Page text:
CMU students, performers gather to "make waves" for Flint
The third annual “Making Waves For Flint” charity show raised money to benefit Flint through music and poetry Feb. 16 in Pearce Hall 127.
Hosted by the Central Michigan University Justus League, the event will donate all funds raised to a Flint high school for any of their needs during the ongoing water crisis.
Flint senior Danielle Horton performed poetry at the event. She took the event as a unique opportunity to represent her home city and attempt to make things right for those who live there.
Horton said she uses the arts to create change.
“When it comes to the Flint water crisis a lot of people want to get involved for clout," Horton said. "A lot of the celebrities and the people who’ve donated and supported, they were there, but then they left, and the issue is still there.
"This is me being able to give back to my city.”
Horton thinks that the event will function to help others while also proving that young people can make a difference.
“Our generation, we’re not lazy,” said Horton. “I think this is us showing up and showing out, like, look, we really mean what we say we’re gonna do. We don’t necessarily need the celebrities to support us. We have local artists here who are just as talented who are willing to share their voices, share their talents for a good cause, and we’re gonna make a difference.”
The event featured performances from several CMU artists such as Horton and the gospel choir.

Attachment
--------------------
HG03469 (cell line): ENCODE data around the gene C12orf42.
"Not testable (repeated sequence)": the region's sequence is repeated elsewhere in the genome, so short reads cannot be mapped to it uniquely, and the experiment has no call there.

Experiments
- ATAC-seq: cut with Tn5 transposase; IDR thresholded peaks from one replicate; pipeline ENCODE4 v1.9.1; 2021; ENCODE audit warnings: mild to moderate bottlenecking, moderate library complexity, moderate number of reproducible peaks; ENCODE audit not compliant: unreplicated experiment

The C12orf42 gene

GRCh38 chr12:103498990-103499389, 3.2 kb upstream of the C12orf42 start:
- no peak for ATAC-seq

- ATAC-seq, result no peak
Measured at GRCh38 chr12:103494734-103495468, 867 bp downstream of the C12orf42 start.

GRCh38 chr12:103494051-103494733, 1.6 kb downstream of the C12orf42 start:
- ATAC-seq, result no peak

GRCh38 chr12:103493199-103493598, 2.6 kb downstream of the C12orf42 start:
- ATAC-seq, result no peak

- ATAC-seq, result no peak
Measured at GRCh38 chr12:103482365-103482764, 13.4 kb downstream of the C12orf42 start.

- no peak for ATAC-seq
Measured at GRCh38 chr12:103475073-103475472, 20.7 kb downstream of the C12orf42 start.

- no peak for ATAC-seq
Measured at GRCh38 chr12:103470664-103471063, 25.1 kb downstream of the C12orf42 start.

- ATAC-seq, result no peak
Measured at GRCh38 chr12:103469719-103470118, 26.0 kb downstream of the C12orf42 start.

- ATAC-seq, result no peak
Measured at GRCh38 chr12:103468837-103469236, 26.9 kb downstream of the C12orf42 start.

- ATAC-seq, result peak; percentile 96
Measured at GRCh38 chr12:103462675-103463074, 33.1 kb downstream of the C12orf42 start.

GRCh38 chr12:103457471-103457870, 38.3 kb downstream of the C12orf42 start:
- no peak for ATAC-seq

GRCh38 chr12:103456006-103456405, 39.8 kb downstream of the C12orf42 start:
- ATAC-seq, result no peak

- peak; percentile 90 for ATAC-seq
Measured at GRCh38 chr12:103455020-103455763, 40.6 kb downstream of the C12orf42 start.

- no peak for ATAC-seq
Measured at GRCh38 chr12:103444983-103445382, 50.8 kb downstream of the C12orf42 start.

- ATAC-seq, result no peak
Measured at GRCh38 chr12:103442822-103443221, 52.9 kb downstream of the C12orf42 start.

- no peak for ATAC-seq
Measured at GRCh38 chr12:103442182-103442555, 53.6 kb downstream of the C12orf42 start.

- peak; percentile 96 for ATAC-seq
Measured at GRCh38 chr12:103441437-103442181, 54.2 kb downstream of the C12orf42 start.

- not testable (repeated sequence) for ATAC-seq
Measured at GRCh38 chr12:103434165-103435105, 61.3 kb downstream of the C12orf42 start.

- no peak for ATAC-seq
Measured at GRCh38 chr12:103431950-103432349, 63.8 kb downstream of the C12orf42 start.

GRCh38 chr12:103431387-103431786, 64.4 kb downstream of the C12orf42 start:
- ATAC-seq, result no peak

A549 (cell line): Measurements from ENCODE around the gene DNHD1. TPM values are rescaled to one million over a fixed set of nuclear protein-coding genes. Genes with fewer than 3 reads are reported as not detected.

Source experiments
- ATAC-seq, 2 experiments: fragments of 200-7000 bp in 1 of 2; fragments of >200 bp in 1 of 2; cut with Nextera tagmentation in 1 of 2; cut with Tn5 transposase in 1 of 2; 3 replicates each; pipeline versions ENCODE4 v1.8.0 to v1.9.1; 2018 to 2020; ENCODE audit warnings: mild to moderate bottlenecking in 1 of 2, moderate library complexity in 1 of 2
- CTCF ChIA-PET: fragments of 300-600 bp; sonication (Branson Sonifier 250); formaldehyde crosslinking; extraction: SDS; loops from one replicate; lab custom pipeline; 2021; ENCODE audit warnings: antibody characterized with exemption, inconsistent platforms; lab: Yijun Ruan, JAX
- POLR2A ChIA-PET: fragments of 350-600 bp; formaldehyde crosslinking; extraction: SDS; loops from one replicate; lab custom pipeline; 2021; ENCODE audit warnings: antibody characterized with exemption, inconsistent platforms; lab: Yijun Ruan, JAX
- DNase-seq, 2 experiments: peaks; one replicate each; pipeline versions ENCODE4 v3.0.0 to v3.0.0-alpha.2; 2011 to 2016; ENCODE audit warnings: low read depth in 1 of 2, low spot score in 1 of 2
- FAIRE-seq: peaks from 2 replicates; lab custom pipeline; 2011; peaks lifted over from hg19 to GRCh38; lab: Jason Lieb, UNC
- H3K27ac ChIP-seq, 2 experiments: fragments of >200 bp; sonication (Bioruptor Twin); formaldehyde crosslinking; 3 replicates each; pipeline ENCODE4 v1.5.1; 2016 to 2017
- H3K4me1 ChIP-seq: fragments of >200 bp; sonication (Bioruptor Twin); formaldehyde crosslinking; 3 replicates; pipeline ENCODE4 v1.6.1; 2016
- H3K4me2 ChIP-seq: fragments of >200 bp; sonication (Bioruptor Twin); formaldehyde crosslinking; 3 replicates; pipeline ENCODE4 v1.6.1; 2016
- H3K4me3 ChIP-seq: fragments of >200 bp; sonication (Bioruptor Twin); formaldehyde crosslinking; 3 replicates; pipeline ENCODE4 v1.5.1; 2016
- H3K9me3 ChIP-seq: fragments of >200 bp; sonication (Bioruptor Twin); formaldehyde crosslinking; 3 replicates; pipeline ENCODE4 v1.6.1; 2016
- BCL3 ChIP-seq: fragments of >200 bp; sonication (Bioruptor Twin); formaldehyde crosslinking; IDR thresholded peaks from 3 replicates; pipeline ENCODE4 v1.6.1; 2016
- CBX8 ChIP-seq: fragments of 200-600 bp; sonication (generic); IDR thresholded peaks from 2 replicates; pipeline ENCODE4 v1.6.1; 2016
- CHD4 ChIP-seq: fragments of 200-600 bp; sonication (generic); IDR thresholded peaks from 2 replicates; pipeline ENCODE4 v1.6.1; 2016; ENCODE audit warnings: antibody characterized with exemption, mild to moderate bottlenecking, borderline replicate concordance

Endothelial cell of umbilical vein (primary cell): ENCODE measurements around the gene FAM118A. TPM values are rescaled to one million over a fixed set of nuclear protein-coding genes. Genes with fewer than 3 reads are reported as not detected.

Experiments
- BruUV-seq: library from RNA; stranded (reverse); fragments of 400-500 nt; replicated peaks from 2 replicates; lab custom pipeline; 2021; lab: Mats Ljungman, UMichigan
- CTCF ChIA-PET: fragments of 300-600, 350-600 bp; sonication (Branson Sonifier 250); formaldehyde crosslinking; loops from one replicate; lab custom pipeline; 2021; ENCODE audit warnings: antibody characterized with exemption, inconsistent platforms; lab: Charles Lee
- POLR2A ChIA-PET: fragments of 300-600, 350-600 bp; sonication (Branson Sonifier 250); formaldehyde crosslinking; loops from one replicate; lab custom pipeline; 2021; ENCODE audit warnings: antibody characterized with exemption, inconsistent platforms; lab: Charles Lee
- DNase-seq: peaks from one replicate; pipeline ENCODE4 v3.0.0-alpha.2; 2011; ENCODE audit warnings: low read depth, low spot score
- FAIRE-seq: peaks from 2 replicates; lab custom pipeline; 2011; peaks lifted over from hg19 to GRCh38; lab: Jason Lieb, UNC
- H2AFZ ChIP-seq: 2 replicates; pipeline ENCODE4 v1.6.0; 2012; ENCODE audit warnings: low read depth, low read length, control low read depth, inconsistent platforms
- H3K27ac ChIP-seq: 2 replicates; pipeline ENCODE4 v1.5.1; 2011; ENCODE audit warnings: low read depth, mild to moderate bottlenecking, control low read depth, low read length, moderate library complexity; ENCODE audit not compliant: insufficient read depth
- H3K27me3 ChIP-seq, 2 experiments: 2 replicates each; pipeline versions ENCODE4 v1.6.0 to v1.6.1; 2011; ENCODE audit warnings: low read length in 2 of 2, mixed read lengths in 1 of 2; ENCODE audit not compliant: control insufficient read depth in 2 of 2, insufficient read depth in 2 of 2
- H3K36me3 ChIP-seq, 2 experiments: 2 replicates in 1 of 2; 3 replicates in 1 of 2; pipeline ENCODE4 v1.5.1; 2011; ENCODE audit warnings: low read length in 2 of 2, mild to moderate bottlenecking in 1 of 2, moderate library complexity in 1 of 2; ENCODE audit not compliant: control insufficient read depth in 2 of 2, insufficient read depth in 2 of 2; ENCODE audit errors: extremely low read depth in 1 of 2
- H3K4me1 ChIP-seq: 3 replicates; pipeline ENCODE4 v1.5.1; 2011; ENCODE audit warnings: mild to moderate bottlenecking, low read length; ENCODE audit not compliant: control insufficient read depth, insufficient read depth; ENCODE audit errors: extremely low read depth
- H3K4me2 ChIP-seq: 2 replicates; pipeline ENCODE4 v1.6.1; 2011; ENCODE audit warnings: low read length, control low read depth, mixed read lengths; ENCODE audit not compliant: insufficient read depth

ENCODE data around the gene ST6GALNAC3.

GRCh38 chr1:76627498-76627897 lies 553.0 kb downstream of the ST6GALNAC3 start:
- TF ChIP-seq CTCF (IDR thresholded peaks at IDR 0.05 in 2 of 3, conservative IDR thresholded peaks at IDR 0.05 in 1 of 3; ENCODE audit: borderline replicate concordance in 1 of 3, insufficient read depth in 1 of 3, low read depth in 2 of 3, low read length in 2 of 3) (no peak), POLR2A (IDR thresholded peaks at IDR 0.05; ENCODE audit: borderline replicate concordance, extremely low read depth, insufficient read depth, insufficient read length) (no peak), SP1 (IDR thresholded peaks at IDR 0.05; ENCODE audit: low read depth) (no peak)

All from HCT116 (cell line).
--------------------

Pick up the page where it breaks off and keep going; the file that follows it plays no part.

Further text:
Detroit senior and head of Justus League Ahsha Davis thought that the event went even better than it has in the past.
“The crowd was happy, a lot of people were excited about donating, we got a lot of donations which is awesome, and it doesn’t really stop here,” said Davis.
The Justus League will continue to collect donations throughout campus in the next few weeks through change bins. Those who don’t have physical change can still donate via Cash App and Venmo (contact Davis at firstname.lastname@example.org).
“Making Waves For Flint” was another in the series of Black History Month events taking place on-campus throughout February, with the next being the Black History Game Night on Feb. 18, sponsored by Collective Action for Cultural Unity.
Jackson senior Grant Williams, who attended the event, found that it was an experience in unification.
“Reinforcing the issue is a big thing,” said Williams. “You want your voice heard -- numbers. A lot of people, large quantities in big areas can be felt."